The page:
Taking responsibility 

Hello everyone, I hope you have all had a good week, and marked the public holiday memorialising HRH Queen Elizabeth in whatever way felt best for your whānau.

School holidays are upon us so its time for my reminder to parents and caregivers to be especially  aware of where their children are, who they are with and what they are doing to occupy themselves for the next two weeks.  As always there are various holiday programme options available, however I understand they come at a cost. If you are struggling to cover school holidays with annual leave, why not share the responsibility with the parents of your child’s friends, so that leave is minimised and the kids have fun playdates at the same time.

What I urge you not to do is assume a community responsibility for groups of primary age children roaming around town or hanging out for hours at playgrounds and the skate park. We invariably see an increase in youth crime – thefts and general disorder, during the school holidays. The culprits are by no means limited to teenagers, and primary age children also feature. Children do not have the cognitive abilities to think through all the potentially negative consequences of their actions. They may also do things in a group, they would never do alone.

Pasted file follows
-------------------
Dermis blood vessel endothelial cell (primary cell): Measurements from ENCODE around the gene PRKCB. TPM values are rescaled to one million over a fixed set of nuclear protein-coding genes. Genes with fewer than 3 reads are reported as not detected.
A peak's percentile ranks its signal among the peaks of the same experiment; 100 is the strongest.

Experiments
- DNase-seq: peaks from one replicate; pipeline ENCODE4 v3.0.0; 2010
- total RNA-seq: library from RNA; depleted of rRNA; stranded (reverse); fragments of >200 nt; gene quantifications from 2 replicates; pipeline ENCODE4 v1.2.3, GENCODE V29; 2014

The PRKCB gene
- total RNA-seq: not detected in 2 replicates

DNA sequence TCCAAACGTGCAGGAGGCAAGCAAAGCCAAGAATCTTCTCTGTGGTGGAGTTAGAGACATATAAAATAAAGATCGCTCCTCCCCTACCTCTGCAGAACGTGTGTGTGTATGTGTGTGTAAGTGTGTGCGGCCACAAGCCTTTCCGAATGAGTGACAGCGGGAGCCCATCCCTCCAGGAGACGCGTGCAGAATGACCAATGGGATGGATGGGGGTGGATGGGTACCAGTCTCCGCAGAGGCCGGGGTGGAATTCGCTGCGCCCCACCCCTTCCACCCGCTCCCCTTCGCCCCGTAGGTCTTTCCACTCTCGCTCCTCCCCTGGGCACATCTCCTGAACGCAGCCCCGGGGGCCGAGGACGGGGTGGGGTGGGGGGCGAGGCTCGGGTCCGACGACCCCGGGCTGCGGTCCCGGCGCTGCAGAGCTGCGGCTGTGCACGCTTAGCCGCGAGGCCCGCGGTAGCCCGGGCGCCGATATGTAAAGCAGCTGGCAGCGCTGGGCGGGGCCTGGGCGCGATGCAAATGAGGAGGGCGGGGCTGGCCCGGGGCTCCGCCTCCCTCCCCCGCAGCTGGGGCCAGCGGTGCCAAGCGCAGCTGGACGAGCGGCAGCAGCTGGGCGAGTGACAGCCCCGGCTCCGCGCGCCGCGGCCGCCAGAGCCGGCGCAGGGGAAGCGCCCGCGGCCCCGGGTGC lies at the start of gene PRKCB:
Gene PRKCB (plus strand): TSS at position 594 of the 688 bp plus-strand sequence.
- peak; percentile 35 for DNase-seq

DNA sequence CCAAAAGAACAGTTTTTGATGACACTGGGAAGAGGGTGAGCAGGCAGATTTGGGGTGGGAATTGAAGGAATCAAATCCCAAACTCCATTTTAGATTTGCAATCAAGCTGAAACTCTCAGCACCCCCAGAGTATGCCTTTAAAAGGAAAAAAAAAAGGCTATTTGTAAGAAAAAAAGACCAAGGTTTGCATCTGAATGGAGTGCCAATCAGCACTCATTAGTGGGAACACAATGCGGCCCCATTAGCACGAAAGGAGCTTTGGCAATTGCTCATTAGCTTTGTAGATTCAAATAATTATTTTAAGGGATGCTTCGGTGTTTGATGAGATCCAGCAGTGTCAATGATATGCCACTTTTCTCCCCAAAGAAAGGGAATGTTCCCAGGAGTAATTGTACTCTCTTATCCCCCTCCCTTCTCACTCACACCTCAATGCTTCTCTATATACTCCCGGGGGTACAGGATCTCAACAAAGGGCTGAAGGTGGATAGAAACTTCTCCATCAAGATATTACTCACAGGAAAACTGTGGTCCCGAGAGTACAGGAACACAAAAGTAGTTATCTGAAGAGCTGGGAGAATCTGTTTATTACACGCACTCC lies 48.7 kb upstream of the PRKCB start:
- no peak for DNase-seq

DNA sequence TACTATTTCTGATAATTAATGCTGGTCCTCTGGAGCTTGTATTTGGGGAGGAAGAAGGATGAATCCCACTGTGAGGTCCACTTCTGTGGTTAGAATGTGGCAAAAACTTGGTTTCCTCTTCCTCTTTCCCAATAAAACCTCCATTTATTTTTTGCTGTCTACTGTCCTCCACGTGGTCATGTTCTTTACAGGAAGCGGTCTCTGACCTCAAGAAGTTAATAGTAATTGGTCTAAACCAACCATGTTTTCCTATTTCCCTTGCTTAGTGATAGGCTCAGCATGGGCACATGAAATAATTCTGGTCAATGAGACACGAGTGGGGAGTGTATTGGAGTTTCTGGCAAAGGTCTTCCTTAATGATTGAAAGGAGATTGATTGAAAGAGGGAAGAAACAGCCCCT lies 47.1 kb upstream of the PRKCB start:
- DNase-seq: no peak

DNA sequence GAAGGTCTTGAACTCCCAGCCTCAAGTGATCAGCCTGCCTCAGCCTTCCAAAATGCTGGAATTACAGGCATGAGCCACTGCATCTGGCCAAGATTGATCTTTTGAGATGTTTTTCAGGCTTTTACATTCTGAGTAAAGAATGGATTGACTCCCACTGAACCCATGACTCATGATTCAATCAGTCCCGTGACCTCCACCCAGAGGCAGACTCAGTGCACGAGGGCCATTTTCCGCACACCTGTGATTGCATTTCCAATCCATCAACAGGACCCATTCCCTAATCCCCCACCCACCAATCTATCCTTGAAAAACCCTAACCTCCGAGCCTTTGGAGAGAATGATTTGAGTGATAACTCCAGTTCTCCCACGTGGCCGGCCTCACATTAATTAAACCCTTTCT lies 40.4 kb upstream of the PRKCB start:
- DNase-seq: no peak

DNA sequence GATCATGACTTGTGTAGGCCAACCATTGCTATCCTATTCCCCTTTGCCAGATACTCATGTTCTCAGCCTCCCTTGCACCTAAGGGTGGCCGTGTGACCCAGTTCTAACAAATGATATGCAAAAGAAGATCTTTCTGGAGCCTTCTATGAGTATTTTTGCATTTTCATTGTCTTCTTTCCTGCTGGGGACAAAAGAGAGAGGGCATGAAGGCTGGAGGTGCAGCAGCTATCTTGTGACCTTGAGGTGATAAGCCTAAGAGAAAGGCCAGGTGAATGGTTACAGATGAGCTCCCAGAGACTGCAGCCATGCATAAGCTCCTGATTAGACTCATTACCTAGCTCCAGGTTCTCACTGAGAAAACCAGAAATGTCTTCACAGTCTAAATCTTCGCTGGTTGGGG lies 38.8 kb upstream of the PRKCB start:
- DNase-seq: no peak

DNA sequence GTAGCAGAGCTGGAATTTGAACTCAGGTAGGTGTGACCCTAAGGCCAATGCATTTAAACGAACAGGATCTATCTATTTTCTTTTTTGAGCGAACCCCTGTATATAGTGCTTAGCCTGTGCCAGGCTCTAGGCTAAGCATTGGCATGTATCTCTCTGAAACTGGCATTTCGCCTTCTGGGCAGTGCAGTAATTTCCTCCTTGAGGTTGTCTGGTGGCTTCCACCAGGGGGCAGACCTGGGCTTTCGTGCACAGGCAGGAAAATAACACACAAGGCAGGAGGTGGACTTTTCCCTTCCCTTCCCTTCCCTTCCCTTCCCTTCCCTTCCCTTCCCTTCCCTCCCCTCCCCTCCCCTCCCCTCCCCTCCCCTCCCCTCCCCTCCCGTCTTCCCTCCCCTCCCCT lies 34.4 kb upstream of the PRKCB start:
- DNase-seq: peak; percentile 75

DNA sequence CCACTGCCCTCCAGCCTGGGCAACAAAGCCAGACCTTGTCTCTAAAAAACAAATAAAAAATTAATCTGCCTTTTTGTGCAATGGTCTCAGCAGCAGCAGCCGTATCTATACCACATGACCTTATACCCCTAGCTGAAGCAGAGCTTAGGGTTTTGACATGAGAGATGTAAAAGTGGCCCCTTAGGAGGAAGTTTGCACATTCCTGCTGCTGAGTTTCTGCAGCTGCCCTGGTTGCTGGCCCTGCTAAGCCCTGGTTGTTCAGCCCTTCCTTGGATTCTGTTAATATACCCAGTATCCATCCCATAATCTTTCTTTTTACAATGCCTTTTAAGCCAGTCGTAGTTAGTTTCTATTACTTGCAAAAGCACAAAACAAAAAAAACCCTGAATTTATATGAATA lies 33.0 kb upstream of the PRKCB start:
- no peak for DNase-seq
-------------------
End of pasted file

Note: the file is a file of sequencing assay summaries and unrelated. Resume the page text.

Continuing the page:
As always, if you are getting away for a break, remove the enticement for opportunists. Hide valuables out of sight.  Keep your garage doors closed, especially in the evening, to avoid highlighting all of the goodies you keep within. Ensure all windows and doors are locked and security alarms and CCTV systems are working. Have a friend or neighbour check on your property, clear any circulars from your letterbox and maybe even park a car in your driveway.

Try not to advertise to others that you are away and ensure a neighbour knows how to get in touch with you should any incident occur.

There’s nothing worse than coming home to find you have been burgled. If you aren’t taking your cherished pets with you, do ensure they are also being adequately cared for in your absence. Animal welfare is important.

While driving on the roads, drive to the conditions and be patient. Schedule regular stops and breaks to ensure everyone reaches their destination safe and in one piece. Whatever your transportation, plan your travel to avoid peak times

Having said that, the Waikato has a lot to offer locally. If you are stay-cationing, look out for your neighbours and plan before you party.

Have a great week.

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